World Bulletin / News Desk
More than 200,000 Rohingya children, who have fled to Bangladesh from Myanmar, are at risk and they need urgent support, UNICEF said Tuesday.
“This is a growing humanitarian crisis and children are at the heart of this crisis,” Jean Lieby, chief of Child Protection of UNICEF Bangladesh, said in a news conference at Bangladesh’s Cox’s Bazar near Myanmar border.
According to preliminary data, Lieby said, 60 percent of the refugees are children.
“The first thing you see here in different Rohingya camps is the large number of children. You see children who have not slept for days, they are weak and hungry,” he said.
He said the UNICEF believes 200,000 Rohingya children need urgent support.
The UNICEF official also expressed deep concern for the separated children. “We have identified 1,128 children who are separated. However, we expect this number to increase a lot in the coming days”.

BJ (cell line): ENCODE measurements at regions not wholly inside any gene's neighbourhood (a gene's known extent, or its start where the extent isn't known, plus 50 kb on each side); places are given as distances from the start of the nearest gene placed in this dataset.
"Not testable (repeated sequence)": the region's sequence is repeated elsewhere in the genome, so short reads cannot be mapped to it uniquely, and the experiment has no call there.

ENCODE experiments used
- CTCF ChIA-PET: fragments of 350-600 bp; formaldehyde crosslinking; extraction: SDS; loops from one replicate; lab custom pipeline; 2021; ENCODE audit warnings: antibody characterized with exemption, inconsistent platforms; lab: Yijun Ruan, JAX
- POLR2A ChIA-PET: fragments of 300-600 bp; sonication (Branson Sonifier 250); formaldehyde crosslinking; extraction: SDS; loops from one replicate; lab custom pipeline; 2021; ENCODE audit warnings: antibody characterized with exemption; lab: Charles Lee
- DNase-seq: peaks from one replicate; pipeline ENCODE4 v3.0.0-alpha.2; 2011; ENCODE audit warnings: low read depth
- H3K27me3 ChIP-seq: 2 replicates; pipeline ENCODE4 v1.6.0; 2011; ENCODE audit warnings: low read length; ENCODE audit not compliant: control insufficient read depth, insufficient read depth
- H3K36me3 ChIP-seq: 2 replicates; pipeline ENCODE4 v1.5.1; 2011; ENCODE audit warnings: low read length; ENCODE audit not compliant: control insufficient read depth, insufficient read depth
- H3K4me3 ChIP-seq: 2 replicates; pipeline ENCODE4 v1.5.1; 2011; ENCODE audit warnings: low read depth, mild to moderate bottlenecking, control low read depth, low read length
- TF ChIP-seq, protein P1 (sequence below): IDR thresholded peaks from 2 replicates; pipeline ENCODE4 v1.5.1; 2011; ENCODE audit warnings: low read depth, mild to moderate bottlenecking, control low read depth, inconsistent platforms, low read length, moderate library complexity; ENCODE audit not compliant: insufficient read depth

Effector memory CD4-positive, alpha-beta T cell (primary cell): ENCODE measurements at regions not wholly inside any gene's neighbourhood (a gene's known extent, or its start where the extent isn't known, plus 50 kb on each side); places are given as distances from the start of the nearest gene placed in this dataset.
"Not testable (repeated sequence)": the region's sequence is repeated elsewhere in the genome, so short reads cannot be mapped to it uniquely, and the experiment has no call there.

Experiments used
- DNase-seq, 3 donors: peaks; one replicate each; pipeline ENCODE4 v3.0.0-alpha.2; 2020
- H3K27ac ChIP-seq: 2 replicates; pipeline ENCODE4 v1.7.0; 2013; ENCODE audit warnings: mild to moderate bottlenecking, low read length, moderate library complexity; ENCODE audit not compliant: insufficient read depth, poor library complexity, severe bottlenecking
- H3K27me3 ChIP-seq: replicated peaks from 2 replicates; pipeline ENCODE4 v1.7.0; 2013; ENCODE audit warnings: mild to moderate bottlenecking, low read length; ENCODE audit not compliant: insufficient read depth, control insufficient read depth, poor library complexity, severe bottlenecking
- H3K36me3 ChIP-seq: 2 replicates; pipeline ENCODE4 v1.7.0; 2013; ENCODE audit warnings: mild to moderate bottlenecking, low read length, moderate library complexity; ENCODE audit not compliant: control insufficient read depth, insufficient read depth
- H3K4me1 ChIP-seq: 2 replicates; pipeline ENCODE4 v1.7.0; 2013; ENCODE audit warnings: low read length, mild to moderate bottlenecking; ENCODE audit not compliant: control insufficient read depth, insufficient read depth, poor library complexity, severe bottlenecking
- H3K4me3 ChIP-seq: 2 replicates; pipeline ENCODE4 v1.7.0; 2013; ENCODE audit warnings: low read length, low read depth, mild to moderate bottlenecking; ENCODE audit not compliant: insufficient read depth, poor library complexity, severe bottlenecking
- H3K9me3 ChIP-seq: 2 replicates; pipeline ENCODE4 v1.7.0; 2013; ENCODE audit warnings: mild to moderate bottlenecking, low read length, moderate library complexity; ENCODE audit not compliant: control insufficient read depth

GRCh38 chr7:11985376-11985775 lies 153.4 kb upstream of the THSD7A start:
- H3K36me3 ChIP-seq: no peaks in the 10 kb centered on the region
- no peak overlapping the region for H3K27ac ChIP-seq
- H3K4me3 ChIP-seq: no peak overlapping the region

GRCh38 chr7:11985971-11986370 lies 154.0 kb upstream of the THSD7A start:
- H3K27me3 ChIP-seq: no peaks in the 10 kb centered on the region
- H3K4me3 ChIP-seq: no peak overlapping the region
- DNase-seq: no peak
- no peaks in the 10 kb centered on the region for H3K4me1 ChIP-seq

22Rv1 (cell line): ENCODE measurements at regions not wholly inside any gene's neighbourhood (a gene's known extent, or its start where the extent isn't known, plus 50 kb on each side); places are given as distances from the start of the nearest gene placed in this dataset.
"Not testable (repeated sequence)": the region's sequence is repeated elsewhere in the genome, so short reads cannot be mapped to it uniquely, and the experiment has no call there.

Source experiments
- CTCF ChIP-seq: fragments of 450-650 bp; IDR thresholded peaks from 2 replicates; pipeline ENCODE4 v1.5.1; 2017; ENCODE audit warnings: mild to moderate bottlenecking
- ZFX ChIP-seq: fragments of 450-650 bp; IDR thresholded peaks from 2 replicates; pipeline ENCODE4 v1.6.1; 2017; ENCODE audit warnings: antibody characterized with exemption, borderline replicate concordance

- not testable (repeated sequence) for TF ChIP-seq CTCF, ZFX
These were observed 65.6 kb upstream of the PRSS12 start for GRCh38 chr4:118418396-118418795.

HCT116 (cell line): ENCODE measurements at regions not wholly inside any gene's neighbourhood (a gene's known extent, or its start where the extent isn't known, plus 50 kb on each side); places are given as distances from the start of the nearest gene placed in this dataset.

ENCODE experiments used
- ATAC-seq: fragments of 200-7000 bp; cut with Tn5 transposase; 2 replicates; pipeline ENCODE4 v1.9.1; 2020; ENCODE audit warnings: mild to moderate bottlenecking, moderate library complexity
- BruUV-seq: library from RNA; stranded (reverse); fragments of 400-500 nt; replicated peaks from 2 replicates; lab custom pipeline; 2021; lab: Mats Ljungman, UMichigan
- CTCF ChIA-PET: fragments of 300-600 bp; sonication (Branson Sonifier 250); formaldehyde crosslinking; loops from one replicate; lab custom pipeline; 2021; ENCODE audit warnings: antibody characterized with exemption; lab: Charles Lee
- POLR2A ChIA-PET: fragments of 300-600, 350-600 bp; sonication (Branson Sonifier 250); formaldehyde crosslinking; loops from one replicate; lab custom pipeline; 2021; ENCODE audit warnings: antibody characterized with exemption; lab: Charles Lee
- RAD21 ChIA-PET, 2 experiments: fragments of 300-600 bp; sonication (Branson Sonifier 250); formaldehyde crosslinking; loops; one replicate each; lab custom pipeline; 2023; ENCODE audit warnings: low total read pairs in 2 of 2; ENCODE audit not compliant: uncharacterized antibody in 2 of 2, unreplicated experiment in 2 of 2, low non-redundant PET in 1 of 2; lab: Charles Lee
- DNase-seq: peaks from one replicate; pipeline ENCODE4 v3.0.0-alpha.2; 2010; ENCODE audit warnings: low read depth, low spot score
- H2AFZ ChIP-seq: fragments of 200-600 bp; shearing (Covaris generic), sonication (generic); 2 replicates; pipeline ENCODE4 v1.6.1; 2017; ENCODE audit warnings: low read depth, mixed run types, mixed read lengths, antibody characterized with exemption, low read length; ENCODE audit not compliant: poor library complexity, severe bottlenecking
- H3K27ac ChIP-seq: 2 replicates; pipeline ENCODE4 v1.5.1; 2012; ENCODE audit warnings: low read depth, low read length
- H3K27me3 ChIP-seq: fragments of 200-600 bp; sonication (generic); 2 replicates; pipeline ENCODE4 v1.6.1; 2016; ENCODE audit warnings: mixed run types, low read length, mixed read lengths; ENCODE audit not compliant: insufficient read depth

“As camps are growing every day we need to provide safe drinking water and basic sanitation. We want to prevent the incidence of water-borne diseases,” he added.
Since Aug, 25, more than 370,000 Rohingya have crossed from Myanmar's western state of Rakhine to Bangladesh, according to the UN.
The refugees are fleeing a fresh security operation in which security forces and Buddhist mobs have killed men, women and children, looted homes and torched Rohingya villages. According to
Bangladesh, around 3,000 Rohingya have been killed in the crackdown.
Turkey has been at the forefront of providing aid to Rohingya refugees and President Recep Tayyip Erdogan has said he will raise the issue at the UN.
Rohingya, described by the UN as the world's most persecuted people, have faced heightened fears of attack since dozens were killed in communal violence in 2012.
Last October, following attacks on border posts in Rakhine's Maungdaw district, security forces launched a five-month crackdown in which, according to Rohingya groups, around 400 people were killed.
The UN documented mass gang rapes, killings -- including of infants and young children -- brutal beatings and disappearances committed by security personnel. In a report, UN investigators said such violations may have constituted crimes against humanity.
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